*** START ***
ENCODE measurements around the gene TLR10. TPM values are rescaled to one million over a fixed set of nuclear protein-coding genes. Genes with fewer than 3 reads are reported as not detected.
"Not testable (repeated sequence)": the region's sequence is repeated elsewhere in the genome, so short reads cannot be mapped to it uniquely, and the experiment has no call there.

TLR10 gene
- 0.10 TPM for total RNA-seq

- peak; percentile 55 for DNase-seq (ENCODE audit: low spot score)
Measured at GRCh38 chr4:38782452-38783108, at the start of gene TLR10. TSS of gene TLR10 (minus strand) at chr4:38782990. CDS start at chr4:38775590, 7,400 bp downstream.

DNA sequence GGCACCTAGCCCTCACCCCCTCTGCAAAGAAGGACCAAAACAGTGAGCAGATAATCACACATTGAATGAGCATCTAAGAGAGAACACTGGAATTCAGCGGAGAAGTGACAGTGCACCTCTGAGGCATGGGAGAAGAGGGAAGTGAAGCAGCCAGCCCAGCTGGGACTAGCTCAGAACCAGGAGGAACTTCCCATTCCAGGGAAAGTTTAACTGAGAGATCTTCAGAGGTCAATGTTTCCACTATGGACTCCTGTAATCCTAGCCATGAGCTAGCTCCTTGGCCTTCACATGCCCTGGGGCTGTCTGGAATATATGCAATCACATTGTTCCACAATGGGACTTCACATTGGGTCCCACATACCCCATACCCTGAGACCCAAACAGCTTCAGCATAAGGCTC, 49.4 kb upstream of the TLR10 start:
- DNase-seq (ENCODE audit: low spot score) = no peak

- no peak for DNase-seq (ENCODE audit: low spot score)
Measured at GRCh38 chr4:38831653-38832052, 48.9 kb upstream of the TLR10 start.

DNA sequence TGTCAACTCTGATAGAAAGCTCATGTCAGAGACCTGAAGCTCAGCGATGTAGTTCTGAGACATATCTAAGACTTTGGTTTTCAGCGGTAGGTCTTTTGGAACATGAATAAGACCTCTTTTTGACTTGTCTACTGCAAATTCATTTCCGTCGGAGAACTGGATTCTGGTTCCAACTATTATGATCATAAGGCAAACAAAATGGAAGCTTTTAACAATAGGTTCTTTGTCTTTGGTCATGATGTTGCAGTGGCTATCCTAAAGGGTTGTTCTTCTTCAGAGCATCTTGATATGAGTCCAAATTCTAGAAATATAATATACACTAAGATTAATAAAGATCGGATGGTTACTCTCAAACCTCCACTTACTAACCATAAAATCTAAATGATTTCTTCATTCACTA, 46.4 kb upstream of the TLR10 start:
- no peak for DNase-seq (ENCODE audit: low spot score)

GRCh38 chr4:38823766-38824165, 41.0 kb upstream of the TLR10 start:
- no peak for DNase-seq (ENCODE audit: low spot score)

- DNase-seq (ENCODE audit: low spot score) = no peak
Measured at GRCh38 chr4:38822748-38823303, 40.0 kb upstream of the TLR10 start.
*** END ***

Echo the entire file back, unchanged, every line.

ENCODE measurements around the gene TLR10. TPM values are rescaled to one million over a fixed set of nuclear protein-coding genes. Genes with fewer than 3 reads are reported as not detected.
"Not testable (repeated sequence)": the region's sequence is repeated elsewhere in the genome, so short reads cannot be mapped to it uniquely, and the experiment has no call there.

TLR10 gene
- 0.10 TPM for total RNA-seq

- peak; percentile 55 for DNase-seq (ENCODE audit: low spot score)
Measured at GRCh38 chr4:38782452-38783108, at the start of gene TLR10. TSS of gene TLR10 (minus strand) at chr4:38782990. CDS start at chr4:38775590, 7,400 bp downstream.

DNA sequence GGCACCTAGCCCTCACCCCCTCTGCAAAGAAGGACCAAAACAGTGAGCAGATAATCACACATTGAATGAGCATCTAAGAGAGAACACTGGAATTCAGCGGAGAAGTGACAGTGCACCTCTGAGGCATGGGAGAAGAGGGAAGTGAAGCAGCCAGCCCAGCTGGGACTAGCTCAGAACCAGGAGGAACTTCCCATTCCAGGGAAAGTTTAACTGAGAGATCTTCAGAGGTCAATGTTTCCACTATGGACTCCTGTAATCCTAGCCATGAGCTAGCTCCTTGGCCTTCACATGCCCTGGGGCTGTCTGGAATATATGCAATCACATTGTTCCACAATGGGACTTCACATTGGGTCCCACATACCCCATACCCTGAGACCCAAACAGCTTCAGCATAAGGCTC, 49.4 kb upstream of the TLR10 start:
- DNase-seq (ENCODE audit: low spot score) = no peak

- no peak for DNase-seq (ENCODE audit: low spot score)
Measured at GRCh38 chr4:38831653-38832052, 48.9 kb upstream of the TLR10 start.

DNA sequence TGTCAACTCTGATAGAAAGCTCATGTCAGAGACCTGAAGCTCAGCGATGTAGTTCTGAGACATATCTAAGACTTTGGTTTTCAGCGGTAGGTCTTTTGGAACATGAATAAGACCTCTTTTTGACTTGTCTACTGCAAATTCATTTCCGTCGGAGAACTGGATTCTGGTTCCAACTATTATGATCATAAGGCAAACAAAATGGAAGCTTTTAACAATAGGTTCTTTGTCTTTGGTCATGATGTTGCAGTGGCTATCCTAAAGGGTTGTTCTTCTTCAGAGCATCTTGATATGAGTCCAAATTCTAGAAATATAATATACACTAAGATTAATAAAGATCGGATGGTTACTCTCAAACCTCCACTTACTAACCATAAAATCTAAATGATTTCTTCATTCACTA, 46.4 kb upstream of the TLR10 start:
- no peak for DNase-seq (ENCODE audit: low spot score)

GRCh38 chr4:38823766-38824165, 41.0 kb upstream of the TLR10 start:
- no peak for DNase-seq (ENCODE audit: low spot score)

- DNase-seq (ENCODE audit: low spot score) = no peak
Measured at GRCh38 chr4:38822748-38823303, 40.0 kb upstream of the TLR10 start.